Jim Marchese Shares unique perspective on Mortgage Rates in a Volatile Economy
SHREWSBURY, NJ / ACCESSWIRE / May 20, 2020 / Mortgage rates and programs will fluctuate in a volatile economy depending on changes in economic factors. When there is a decrease in economic growth it typically brings interest rates down; however, this may not be the case during the current coronavirus crisis. In fact, cashout products and jumbo products have seen a significant rate increase. Jim Marchese, the CEO of Mortgage NOW, notes that the coronavirus has created unprecedented challenges for homeowners and lenders.
The Federal Reserve is the driving force behind controlling interest rates and reining in inflation by adjusting the supply of money in a fluctuating economy. With the Federal Reserve temporarily soothing the mortgage market with rates remaining consistent, there is still some question as to what the recovery plan looks like. A key driver for keeping mortgage rates consistent is the tightening of underwriting standards by banks and lenders in response to the historical number of unemployment insurance claims caused by the economic losses following the COVID-19 pandemic. If you have a question and reside in New Jersey, Maryland, California or Pennsylvania call Jim's office at 732-460-9388.
Is Forbearance the Best Choice During an Economic Crisis?
For homeowners facing a big reduction in income due to coronavirus-related hardship, mortgage professionals such as Jim Marchese advise that while forbearance can make sense there are some downsides. While forbearance doesn't immediately hurt your credit score, it will show up on your credit report. This will affect your ability to qualify for a loan now and up to several years into the future. Another downside of forbearance is this has the unintended effect of increasing the loan amount you owe as well as your ratio of debt to available credit affecting your credit score which may also affect your ability to qualify for loans in the future. If you have a question and reside in New Jersey, Maryland, California or Pennsylvania call Jim's office at 732-460-9388.
"Our firm has programs which two month off of your mortgage payment without deferral, shorter mortgage terms all to avoid the negative consequences of forbearance. It's important to remember that mortgage rates are incredibly low and even if they do move higher due to the coronavirus, you will still benefit from a great long-term interest rate with a shortened term." - Jim Marchese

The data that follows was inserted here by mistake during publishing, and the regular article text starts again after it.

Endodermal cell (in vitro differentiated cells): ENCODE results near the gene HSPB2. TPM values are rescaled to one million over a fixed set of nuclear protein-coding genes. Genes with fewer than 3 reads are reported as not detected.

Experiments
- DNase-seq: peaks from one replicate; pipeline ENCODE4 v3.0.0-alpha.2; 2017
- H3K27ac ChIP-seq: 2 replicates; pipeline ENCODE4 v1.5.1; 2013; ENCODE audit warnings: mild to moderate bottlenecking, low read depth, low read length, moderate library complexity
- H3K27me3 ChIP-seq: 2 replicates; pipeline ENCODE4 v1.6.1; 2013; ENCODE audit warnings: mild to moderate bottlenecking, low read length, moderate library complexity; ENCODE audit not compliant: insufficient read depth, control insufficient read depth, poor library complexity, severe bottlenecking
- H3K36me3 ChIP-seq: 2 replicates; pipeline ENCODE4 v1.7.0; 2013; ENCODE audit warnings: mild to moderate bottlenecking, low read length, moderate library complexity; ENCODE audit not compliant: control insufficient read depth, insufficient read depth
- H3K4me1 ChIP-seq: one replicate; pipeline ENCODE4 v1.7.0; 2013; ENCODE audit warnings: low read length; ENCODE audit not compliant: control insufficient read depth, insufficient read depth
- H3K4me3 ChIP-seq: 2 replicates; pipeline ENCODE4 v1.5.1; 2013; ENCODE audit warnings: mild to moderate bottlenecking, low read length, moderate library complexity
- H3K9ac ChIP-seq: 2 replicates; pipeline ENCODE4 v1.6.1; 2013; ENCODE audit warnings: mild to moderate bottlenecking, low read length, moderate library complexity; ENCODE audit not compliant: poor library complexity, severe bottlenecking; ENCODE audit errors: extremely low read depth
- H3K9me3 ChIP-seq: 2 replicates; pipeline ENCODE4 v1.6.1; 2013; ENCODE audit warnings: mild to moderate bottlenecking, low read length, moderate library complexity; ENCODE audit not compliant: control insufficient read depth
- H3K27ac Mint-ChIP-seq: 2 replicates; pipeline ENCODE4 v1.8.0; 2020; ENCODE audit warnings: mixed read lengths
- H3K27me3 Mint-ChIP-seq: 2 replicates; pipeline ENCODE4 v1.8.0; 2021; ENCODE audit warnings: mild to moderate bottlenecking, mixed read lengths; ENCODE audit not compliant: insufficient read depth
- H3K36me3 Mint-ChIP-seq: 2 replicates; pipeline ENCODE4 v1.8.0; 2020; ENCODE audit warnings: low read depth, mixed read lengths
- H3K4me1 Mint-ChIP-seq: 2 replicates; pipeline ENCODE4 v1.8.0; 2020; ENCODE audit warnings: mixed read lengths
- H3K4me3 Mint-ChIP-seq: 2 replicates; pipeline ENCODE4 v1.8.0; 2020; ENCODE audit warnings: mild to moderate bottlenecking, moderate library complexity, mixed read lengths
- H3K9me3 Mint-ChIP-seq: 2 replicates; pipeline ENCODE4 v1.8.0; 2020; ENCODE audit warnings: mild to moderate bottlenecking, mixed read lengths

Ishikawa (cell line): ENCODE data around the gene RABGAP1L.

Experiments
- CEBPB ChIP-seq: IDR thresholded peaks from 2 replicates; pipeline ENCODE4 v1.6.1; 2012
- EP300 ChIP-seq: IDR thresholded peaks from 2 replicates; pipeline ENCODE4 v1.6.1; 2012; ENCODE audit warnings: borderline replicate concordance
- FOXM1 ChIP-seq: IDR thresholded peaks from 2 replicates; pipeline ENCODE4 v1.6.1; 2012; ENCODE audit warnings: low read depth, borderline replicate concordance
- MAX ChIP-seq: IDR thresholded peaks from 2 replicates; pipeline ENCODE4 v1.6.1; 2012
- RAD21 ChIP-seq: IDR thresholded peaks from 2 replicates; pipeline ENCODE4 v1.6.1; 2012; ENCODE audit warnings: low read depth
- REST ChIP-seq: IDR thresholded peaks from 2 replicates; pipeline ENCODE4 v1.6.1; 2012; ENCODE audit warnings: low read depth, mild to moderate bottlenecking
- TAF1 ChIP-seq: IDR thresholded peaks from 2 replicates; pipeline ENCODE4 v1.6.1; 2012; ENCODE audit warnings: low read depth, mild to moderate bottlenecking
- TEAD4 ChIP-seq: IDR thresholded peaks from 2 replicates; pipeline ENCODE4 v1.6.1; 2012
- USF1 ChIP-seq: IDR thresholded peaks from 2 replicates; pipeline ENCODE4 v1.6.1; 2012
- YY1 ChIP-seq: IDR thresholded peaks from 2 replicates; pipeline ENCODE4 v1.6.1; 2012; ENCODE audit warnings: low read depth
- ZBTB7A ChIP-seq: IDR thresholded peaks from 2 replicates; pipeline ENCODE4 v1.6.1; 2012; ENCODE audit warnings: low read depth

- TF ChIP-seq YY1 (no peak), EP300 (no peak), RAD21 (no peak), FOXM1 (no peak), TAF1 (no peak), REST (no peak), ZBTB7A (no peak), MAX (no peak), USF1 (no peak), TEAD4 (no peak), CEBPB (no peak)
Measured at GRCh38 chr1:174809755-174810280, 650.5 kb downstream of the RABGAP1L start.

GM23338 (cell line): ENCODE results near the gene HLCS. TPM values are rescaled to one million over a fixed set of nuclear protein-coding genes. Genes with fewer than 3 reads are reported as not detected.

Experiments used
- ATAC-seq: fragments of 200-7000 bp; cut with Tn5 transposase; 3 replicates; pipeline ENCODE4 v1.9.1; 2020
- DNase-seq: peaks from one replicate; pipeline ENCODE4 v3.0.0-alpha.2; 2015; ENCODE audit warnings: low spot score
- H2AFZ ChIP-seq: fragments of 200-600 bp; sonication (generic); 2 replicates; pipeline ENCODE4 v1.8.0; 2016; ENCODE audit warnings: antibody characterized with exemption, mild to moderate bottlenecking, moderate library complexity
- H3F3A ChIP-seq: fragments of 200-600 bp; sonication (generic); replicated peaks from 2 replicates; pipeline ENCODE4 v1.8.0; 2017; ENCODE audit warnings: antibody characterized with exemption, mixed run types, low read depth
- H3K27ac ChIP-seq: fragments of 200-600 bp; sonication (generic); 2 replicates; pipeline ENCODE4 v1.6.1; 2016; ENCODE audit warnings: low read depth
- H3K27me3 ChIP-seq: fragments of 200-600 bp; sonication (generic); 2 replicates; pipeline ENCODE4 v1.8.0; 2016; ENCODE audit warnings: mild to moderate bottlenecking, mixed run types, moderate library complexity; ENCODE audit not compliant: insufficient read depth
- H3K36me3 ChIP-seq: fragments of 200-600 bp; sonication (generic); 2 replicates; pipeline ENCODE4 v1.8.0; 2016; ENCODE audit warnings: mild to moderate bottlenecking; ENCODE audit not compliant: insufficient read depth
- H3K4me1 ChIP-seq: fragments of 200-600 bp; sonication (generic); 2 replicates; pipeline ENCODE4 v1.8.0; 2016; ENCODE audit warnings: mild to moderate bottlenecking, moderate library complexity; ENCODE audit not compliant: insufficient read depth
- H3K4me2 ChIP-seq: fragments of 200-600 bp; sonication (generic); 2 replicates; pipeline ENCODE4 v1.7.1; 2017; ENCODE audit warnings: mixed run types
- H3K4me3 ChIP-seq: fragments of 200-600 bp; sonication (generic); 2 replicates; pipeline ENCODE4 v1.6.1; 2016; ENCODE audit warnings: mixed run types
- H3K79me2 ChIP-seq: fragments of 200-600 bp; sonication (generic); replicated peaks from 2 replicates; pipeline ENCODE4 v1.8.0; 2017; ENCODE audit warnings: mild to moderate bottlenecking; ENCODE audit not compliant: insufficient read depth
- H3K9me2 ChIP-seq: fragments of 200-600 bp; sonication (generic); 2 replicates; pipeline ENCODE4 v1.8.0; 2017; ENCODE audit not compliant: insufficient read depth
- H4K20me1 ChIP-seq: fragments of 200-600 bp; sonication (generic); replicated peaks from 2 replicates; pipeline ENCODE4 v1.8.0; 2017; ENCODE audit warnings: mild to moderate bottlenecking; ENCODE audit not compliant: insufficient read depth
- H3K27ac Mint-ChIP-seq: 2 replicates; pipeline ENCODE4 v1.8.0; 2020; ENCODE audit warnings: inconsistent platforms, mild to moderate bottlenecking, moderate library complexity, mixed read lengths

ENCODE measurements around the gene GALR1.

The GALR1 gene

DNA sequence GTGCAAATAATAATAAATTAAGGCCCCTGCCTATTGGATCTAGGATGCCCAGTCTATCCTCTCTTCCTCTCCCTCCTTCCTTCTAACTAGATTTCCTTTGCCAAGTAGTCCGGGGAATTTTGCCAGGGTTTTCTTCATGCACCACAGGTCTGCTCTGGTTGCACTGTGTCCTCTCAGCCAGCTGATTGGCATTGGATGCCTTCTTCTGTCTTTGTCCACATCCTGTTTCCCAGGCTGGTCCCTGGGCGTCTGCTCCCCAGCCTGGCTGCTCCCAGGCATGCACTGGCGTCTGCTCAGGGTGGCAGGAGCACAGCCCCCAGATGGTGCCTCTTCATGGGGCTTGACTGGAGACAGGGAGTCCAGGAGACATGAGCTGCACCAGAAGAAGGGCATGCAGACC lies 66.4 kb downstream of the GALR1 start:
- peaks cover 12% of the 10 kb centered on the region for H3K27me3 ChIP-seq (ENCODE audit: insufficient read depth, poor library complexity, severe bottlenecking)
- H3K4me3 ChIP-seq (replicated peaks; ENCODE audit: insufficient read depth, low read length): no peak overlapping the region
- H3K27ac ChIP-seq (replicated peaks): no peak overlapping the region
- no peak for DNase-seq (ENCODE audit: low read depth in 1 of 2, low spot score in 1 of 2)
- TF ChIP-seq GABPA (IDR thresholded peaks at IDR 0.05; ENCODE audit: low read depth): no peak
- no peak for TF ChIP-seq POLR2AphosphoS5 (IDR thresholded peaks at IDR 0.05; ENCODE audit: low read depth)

Finding the Balance for Lenders
Mortgage lenders such as Mortgage Now consistently monitor the construction and sale of new homes. Coupled with those looking to refinance, if sales and building activity stay steady in the real estate industry, the demand for mortgages borrowing will affect mortgage rates. Refinancing is also a good option in this volatile economy. If you can shave a half to three-quarters of a percentage point off your mortgage rate you should look into it. Marchese says there is a need to recalculate repayments over the long-term to ensure the savings offset the costs of refinancing. If you are planning to sell in the near future, then this is probably not a good option right now.
Wiping out credit card debt is another strategy Jim Marchese suggests. If you go with a cash-out refinance option, you can use the cash to reduce credit card debt which carries a much higher interest rate and shorten your term. The lower interest rate coupled with the shortened term will save tens of thousands in interest and put your balance sheet back in balance. If you start to miss mortgage payments, your credit and options drop and you could even lose your home to foreclosure. With 55% of experts saying interest rates will go up, 27% saying it will remain the same and only 18% say they will go down, its best to explore the best mortgage options for your current circumstances as you navigate your way through the effects the coronavirus has on this fluctuating economy. If you have a question and reside in New Jersey, Maryland, California or Pennsylvania call Jim's office at 732-460-9388.
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